The great debate about “larp safety” crops up about four times per year on my social media feeds, as it recently has, jogging loose some thoughts I’ve been holding on to for a while.
Today I want to talk about two related phenomena, what I’ve come to think of as the “adult” rule–“we are all adults and responsible for our own well-being,” and Larper’s Munchausen Syndrome.
Just Joining the Conversation Now?
This post relates to a broader debate about larp safety–do safety rules work? why don’t safety rules work better? safety techniques don’t work for me, so maybe we shouldn’t have them, etc. I don’t have the space to rehash it here, but if want to catch up:
- Johanna Koljonen has a nice talk about how it’s odd that we use these words to indicate both physical safety from bears and also emotional responses to larp. In fact her whole blog is great.
- You can read a (now two years old) summary of safety techniques and my take on the safety debate here.
Blaming the Technique, and Never the People
I’m pro-safety tools. I think every game should include some tools for helping people opt in and out of game, as Joc’s talk linked above suggests.
All safety techniques are limited. The world is wide, people are varied, and sometimes the same person can be quite different during different days or even times of day. At best, a safety technique gives you a graceful way to leave a situation you don’t want to be in within a game, for example, by saying “cut.”
I also think the safety debate in my community ends up being driven by personal experiences. “I didn’t feel safe in using a cut word, therefore we should come up with a new thing to use,” or “Safety tool X didn’t work for me, and therefore it is useless.” Dissatisfaction should be the lifeblood of innovation, yes, and of course we should continue experimenting with new tools.
However, I’ve also seen people have a bad time in a larp, not tell anyone, and then blame the safety techniques. Heck, I’ve done it myself on occasion. That’s not a failure of safety techniques, that’s a failure of personal responsibility.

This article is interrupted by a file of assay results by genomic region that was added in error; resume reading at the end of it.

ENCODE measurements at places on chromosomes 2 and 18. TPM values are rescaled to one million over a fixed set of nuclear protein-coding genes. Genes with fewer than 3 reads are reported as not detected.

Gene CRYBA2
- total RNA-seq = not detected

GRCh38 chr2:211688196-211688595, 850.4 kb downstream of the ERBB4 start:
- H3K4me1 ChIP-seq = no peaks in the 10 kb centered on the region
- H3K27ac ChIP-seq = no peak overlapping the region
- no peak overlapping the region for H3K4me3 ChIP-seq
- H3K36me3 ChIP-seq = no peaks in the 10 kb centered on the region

As the saying goes, “a poor carpenter blames their tools.” In other words: maybe the problem isn’t the tools. Maybe it’s us.
Larper’s Munchausen Syndrome
Munchausen syndrome is a real illness in which people feign physical sickness in order to get attention from medical professionals. Sometimes they are unaware that they are doing this.
What I’m calling “Larper’s Munchausen Syndrome” (LMS) is a somewhat-tongue-in-cheek way of naming a dynamic I see playing out within larp communities. It’s the desire to show that you were “so devastated” by a particular game or event in order to receive quality one-on-one time from some other person or community. It’s the equivalent of walking up to someone you kind of know and saying, “I’m feeling so sad,” and then staring meaningfully at them until they ask you why.
Sufferers of LMS use up a valuable community resource: the emotional labor of other people.
Diagnosing LMS is a fine, very delicate line to walk, as it can be really difficult to know whether someone is in genuine need of help and support, or whether they are being a bit histrionic. It’s one thing to spend emotional labor on someone who really needs it–we could, and should do this for one another. But it’s another thing to spend emotional labor on crocodile tears, or to comfort someone who is triggered by bees because they chose to go to a larp called “Beelarp: The Bee-ening. With extra bees.”
LMS is also contagious. How many of us could ‘fess up to being a bit histrionic in our communities on occasion? I know I’ve done it. What eventually sent me over the edge was feeling I had done so much emotional labor for others as an organizer, and wanting others to do emotional labor for me.
LMS turns us into emotional piles of goo, competing with one another to be the most hurt, the most mind-blown by a game, to get the most attention from our peers as a result. It’s a destructive dynamic.
But We’re All Adults
In my opinion, the antidote to LMS is a community of individual responsibility. The rule “We are all adults and are responsible for our own well-being” covers a lot.
For example, we know that many larpers don’t bow out of scenes because saying “cut” and stopping play is socially awkward. One solution is to work and workshop community norms to reduce that social awkwardness. And that’s important. At the same time, humans are pack animals and on some level it will probably always feel bad to leave, the same way it feels terrible to leave a dinner party early. It feels bad to stay, and it feels bad to go. No safety technique is going to change that. (Designer Shoshana Kessock underscored this in her talk about “responsible space” in larp.)
We should cultivate individual responsibility as much as we do community and shared sensitivity to the boundaries of others. Safety techniques are tools, but we are the ones who will implement them. Taking responsibility for ourselves and owning our decisions will reduce LMS, and LMS by proxy, making the community more pleasant. It will also increase larp safety, because we will be relying on people to know and enforce their own limits, rather on a set of one-size fits all tools.
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